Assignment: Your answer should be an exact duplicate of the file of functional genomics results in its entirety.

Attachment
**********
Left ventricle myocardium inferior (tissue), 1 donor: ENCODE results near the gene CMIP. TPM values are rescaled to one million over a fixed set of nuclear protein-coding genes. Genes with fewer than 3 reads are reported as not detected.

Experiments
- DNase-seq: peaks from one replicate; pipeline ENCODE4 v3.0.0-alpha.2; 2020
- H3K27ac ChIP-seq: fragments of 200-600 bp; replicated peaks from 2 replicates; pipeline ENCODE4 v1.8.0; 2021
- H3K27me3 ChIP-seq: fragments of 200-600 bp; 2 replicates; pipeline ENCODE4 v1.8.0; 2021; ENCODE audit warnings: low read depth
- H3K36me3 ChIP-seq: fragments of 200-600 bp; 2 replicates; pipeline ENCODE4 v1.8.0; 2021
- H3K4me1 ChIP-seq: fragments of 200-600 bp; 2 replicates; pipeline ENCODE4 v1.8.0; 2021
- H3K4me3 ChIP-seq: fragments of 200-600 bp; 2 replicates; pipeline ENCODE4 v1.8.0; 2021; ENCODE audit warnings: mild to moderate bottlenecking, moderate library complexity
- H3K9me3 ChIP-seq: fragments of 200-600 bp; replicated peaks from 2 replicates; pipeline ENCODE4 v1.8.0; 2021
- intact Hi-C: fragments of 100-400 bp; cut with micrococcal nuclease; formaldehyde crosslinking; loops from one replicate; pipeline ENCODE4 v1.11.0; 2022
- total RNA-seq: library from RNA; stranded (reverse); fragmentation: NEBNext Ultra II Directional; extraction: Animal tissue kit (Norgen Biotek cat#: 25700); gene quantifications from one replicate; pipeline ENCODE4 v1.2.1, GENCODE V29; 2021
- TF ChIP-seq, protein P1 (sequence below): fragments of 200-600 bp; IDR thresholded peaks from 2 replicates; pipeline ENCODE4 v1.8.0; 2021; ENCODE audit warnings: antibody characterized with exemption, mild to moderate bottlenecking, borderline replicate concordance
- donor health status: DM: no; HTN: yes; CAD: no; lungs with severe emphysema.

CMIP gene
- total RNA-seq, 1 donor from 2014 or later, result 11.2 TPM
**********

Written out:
Left ventricle myocardium inferior (tissue), 1 donor: ENCODE results near the gene CMIP. TPM values are rescaled to one million over a fixed set of nuclear protein-coding genes. Genes with fewer than 3 reads are reported as not detected.

Experiments
- DNase-seq: peaks from one replicate; pipeline ENCODE4 v3.0.0-alpha.2; 2020
- H3K27ac ChIP-seq: fragments of 200-600 bp; replicated peaks from 2 replicates; pipeline ENCODE4 v1.8.0; 2021
- H3K27me3 ChIP-seq: fragments of 200-600 bp; 2 replicates; pipeline ENCODE4 v1.8.0; 2021; ENCODE audit warnings: low read depth
- H3K36me3 ChIP-seq: fragments of 200-600 bp; 2 replicates; pipeline ENCODE4 v1.8.0; 2021
- H3K4me1 ChIP-seq: fragments of 200-600 bp; 2 replicates; pipeline ENCODE4 v1.8.0; 2021
- H3K4me3 ChIP-seq: fragments of 200-600 bp; 2 replicates; pipeline ENCODE4 v1.8.0; 2021; ENCODE audit warnings: mild to moderate bottlenecking, moderate library complexity
- H3K9me3 ChIP-seq: fragments of 200-600 bp; replicated peaks from 2 replicates; pipeline ENCODE4 v1.8.0; 2021
- intact Hi-C: fragments of 100-400 bp; cut with micrococcal nuclease; formaldehyde crosslinking; loops from one replicate; pipeline ENCODE4 v1.11.0; 2022
- total RNA-seq: library from RNA; stranded (reverse); fragmentation: NEBNext Ultra II Directional; extraction: Animal tissue kit (Norgen Biotek cat#: 25700); gene quantifications from one replicate; pipeline ENCODE4 v1.2.1, GENCODE V29; 2021
- TF ChIP-seq, protein P1 (sequence below): fragments of 200-600 bp; IDR thresholded peaks from 2 replicates; pipeline ENCODE4 v1.8.0; 2021; ENCODE audit warnings: antibody characterized with exemption, mild to moderate bottlenecking, borderline replicate concordance
- donor health status: DM: no; HTN: yes; CAD: no; lungs with severe emphysema.

CMIP gene
- total RNA-seq, 1 donor from 2014 or later, result 11.2 TPM